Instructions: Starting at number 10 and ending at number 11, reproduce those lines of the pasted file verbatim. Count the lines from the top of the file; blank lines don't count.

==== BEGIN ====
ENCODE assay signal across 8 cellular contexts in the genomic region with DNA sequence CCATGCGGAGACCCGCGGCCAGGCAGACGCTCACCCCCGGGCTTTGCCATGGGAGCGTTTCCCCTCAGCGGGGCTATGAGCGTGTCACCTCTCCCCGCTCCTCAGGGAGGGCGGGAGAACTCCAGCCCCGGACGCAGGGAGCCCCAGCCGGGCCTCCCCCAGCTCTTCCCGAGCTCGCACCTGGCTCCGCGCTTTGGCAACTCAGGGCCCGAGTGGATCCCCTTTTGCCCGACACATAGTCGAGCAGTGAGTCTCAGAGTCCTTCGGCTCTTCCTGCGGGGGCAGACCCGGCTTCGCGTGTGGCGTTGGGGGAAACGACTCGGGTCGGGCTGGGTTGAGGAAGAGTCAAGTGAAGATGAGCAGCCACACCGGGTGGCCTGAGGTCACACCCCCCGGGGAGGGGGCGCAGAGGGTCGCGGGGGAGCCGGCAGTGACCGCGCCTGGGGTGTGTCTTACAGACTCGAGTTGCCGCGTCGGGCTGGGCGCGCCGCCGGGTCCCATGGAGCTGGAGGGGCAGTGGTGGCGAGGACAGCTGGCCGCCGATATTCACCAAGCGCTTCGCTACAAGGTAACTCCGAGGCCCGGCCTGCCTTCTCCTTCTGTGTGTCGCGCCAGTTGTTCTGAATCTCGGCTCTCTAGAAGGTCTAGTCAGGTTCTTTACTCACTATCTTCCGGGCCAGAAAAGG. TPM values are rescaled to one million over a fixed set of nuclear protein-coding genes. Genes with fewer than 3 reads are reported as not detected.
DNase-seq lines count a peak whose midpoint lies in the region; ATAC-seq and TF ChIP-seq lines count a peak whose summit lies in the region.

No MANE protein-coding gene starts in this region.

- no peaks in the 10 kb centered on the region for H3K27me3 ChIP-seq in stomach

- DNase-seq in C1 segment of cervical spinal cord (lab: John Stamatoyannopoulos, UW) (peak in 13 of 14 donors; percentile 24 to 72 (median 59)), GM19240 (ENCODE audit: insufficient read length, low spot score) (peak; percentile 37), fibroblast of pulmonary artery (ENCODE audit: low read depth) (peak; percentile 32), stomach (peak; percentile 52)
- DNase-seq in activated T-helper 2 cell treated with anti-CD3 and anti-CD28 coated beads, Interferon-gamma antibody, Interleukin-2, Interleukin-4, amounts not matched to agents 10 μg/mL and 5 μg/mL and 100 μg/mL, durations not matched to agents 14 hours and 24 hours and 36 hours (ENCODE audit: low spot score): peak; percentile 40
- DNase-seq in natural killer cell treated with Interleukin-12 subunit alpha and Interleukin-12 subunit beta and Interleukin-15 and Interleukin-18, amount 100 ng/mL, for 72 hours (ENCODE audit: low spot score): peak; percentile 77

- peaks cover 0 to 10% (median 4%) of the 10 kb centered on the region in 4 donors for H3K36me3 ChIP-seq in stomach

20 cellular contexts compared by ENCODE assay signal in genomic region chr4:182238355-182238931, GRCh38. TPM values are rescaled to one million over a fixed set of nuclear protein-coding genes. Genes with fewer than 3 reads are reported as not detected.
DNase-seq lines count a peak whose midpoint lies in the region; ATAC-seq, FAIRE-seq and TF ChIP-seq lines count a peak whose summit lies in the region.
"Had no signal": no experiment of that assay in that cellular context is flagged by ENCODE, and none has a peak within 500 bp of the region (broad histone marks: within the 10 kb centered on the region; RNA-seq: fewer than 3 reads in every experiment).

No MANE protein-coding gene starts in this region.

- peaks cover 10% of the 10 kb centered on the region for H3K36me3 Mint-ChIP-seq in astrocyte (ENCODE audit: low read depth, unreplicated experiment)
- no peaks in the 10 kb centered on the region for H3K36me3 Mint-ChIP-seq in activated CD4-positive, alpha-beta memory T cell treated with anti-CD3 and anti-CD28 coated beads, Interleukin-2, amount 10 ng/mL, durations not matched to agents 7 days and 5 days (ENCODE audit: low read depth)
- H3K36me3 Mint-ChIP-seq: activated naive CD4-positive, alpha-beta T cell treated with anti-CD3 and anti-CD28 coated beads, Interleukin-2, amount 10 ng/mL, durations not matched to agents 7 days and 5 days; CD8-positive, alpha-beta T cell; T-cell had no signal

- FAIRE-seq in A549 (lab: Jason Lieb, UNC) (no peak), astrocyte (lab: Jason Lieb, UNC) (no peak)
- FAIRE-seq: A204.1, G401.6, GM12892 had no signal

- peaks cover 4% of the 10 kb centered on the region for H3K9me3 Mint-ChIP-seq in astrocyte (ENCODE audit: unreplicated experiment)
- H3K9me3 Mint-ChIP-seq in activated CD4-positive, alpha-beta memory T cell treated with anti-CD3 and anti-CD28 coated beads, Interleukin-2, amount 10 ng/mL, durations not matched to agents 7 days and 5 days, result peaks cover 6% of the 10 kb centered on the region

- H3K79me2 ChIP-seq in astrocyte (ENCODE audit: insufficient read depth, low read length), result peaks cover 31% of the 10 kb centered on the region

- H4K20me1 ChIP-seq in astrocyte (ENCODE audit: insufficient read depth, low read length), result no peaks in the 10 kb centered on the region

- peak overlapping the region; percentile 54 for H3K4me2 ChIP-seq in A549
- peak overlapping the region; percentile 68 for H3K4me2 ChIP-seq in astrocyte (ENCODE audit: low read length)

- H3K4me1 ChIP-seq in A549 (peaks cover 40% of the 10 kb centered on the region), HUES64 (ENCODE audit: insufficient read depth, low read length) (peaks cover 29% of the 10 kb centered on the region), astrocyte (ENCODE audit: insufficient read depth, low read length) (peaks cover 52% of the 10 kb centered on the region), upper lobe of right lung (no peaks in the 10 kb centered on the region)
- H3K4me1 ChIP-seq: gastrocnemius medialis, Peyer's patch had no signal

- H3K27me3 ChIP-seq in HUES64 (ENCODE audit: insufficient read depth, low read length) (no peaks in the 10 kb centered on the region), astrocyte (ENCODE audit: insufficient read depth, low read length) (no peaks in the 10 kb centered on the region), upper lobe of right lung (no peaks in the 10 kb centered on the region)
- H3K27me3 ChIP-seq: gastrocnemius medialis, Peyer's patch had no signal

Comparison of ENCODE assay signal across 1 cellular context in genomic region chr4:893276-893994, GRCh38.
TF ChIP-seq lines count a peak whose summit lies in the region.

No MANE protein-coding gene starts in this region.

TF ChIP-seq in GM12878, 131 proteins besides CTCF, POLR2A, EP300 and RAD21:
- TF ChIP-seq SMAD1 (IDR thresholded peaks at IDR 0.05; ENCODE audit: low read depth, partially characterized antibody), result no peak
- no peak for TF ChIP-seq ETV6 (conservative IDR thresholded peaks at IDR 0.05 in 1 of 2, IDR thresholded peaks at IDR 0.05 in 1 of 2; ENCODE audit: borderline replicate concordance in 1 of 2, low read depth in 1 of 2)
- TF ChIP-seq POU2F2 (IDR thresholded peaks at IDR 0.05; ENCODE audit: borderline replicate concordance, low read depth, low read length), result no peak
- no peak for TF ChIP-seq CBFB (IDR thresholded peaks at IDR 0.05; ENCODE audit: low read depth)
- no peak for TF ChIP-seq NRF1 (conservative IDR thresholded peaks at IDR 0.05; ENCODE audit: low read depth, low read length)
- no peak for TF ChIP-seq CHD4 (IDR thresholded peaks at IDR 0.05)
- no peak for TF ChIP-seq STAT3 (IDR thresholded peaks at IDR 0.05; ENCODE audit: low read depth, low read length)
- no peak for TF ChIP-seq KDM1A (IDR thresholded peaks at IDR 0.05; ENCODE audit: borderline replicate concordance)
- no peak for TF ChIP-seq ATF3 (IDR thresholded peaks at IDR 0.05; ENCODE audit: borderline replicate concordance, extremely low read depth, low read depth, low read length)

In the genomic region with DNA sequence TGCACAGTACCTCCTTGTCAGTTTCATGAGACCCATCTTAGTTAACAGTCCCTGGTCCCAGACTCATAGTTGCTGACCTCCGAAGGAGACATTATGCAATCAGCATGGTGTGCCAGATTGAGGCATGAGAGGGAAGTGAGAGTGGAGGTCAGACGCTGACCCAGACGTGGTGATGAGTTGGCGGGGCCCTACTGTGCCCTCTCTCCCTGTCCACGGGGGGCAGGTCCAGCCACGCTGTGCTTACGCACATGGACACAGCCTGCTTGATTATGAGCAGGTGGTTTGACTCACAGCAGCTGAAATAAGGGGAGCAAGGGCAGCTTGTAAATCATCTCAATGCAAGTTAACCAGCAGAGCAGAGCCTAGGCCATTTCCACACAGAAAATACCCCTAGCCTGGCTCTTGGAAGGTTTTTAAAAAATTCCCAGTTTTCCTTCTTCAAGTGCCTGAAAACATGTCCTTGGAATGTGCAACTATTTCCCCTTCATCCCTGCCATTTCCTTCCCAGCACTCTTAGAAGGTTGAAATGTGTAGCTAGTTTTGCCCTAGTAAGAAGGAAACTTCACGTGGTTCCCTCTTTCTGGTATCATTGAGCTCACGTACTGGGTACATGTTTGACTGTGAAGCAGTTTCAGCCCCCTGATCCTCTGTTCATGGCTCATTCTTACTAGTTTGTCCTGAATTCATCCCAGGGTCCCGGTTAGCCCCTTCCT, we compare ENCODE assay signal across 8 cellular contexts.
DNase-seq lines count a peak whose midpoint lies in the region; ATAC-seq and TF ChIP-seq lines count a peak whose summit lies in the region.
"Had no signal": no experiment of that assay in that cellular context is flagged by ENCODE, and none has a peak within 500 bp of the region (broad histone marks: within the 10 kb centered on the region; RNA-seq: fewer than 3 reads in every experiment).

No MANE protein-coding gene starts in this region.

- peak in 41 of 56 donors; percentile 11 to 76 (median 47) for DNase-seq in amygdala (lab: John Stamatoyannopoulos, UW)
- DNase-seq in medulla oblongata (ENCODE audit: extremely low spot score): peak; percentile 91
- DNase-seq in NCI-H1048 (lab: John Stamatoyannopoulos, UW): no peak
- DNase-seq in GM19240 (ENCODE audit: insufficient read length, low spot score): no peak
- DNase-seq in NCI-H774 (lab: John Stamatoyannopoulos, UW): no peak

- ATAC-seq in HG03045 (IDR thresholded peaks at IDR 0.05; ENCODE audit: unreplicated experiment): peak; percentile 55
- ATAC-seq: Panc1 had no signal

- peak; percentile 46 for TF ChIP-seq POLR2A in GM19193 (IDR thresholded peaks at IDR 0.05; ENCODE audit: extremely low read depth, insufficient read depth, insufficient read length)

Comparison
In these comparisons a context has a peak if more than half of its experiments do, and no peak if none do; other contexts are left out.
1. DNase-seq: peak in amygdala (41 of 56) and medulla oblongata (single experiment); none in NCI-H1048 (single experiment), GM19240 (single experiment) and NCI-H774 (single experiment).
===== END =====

DNase-seq lines count a peak whose midpoint lies in the region; ATAC-seq, FAIRE-seq and TF ChIP-seq lines count a peak whose summit lies in the region.
"Had no signal": no experiment of that assay in that cellular context is flagged by ENCODE, and none has a peak within 500 bp of the region (broad histone marks: within the 10 kb centered on the region; RNA-seq: fewer than 3 reads in every experiment).